Finally, after numerous false starts, close calls and dead ends, I landed an exclusive interview last Tuesday afternoon on Austin Street with that notoriously ubiquitous pathogen, the coronavirus itself. As luck would have it, I scored the scoop through a friend of a friend in Parker Towers who knew someone whose third cousin knows the virus personally. Here’s the result:
Q: So how are you feeling about yourself right now?
A: On the one hand, pretty popular. I’ve finally learned how to mingle at parties in Kew Gardens. I’m generally really bad for business. And if you’re talking global influence, I’m definitely your go-to mutation. Much cooler than cooties, which, face it, was only make-believe.
Q: On the other hand, is it fair to say you feel hated?
A: Eminently. The understatement of the millennium. Maybe I’m too sensitive for my own good, but I get the impression that every one of the planet’s 7.8 billion people wants me gone, and nowhere more so than in Elmhurst, Queens. That hurts my feelings.
Q: What’s being overlooked or disregarded or given short shrift about you that you would like the world community to understand and perhaps even appreciate?
A: So glad you asked! Here’s the upshot: I’m a microbe. That’s how I was raised. That’s my training. Wreaking havoc on your autoimmune system to spread contagion was my major in college. So I’m just doing my job here. This is what plagues do. Killing is how we make our living. It’s like that song by Sammy Davis Jr. I’ve just gotta be me.
Q: Do you feel you’re being persecuted?
A: Big-time. My reputation is in the toilet. Democrats on the City Council claim I’m worse than Russian election interference. Republicans accuse me of being a Deep State conspiracy. And what’s the deal with this Fauci guy? Why is he giving me such a hard time? What did I ever do to him?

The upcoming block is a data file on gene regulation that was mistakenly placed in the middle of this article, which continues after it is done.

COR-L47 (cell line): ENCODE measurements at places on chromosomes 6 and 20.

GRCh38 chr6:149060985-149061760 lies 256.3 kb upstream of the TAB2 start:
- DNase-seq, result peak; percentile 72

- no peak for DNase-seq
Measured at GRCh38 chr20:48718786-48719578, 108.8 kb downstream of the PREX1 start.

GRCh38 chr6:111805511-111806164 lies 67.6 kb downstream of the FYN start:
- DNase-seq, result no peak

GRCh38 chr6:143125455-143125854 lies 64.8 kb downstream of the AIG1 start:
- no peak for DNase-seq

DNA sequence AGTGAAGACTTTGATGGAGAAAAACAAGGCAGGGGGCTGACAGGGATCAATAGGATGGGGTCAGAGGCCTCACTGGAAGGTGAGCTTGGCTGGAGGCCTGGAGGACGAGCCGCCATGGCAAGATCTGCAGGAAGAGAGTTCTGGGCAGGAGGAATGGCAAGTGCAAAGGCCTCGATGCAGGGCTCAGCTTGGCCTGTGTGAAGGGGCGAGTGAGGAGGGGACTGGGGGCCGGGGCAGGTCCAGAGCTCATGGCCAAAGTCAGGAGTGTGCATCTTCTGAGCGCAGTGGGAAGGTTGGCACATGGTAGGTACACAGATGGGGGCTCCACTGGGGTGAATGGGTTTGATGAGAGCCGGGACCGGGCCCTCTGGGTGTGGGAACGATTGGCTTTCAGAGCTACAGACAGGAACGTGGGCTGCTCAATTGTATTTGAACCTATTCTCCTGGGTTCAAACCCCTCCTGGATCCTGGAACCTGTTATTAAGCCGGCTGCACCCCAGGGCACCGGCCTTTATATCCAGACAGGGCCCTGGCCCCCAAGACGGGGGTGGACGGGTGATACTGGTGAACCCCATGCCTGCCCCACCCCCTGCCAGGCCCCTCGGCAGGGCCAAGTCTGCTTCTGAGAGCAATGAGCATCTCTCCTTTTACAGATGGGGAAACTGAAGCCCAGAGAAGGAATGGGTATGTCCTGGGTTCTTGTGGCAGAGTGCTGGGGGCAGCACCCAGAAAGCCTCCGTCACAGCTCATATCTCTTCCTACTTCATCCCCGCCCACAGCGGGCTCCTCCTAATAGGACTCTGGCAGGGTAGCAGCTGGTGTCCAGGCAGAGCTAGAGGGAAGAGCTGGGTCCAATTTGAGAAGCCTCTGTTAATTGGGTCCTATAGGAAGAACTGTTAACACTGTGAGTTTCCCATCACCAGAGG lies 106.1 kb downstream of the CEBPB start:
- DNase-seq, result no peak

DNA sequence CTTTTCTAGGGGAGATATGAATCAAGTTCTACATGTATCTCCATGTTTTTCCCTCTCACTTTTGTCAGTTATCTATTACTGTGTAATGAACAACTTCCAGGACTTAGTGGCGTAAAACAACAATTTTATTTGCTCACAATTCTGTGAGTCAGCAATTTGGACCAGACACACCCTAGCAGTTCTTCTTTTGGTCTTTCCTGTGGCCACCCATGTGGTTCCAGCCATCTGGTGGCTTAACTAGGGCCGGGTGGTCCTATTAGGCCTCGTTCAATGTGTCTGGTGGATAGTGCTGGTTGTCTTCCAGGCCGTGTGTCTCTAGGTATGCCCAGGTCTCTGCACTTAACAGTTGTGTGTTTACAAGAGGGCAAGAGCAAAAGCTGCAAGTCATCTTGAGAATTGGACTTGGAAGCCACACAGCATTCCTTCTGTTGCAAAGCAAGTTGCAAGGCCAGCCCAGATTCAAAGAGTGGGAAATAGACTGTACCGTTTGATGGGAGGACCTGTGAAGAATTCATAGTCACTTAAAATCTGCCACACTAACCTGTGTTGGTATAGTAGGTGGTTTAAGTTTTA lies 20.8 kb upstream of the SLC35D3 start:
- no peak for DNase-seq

Q: To your critics you would then say what?
A: As infectious diseases go, I’m apolitical. Strictly nonpartisan. That’s my dirty little secret. I’ll enter any windpipe, any lung, irrespective of ideology and party affiliation. I favor free markets but also support some regulation. People who take a few minutes to get to know me — really know me — will quickly realize that underneath it all I’m actually a pretty decent pestilence.
Q: So you feel you deserve a break?
A: I never asked for this gig. Given my druthers, I’d much prefer to be an antibody or some heroic infection-fighting bacteria. But these are the cards I got dealt. It’s so unjust. I mean, I have nothing against Queens. I really like Queens.
Q: What’s your long-term outlook for success right now?
A: Hey, I could easily hand you a line. I could act all bad-ass and brag about how no one in the five boroughs is safe from me and nobody’s putting me out of business any time soon and I’m going to run my course only as soon as I’m good and ready.
Q: So what’s stopping you?
A: Reality. Have you seen how everyone is ganging up on me? People are cooperating and coordinating and collaborating! It’s crazy! All the hand-washing and social distancing and disinfecting and locking down! All the masks being donated and ventilators built and hospitals set up and clapping every night at seven! Even Andrew Cuomo is suddenly acting all presidential.
Q: So what’s next for you?
A: Fact is, my number is up. The doctors and scientists and nurses and pharmaceutical companies are going to whack me yet. Six months from now, everyone will be asking, corona-who? Corona-what? I’ll go back to being just another nobody who flew too close to the sun. And guess what? I’ll be so embarrassed about losing out on my once-in-a-lifetime opportunity to make a splash that I’ll be too ashamed ever to show my face around this borough again.
Bob Brody is an executive and essayist in Forest Hills and the author of the memoir “Playing Catch with Strangers: A Family Guy (Reluctantly) Comes of Age.”
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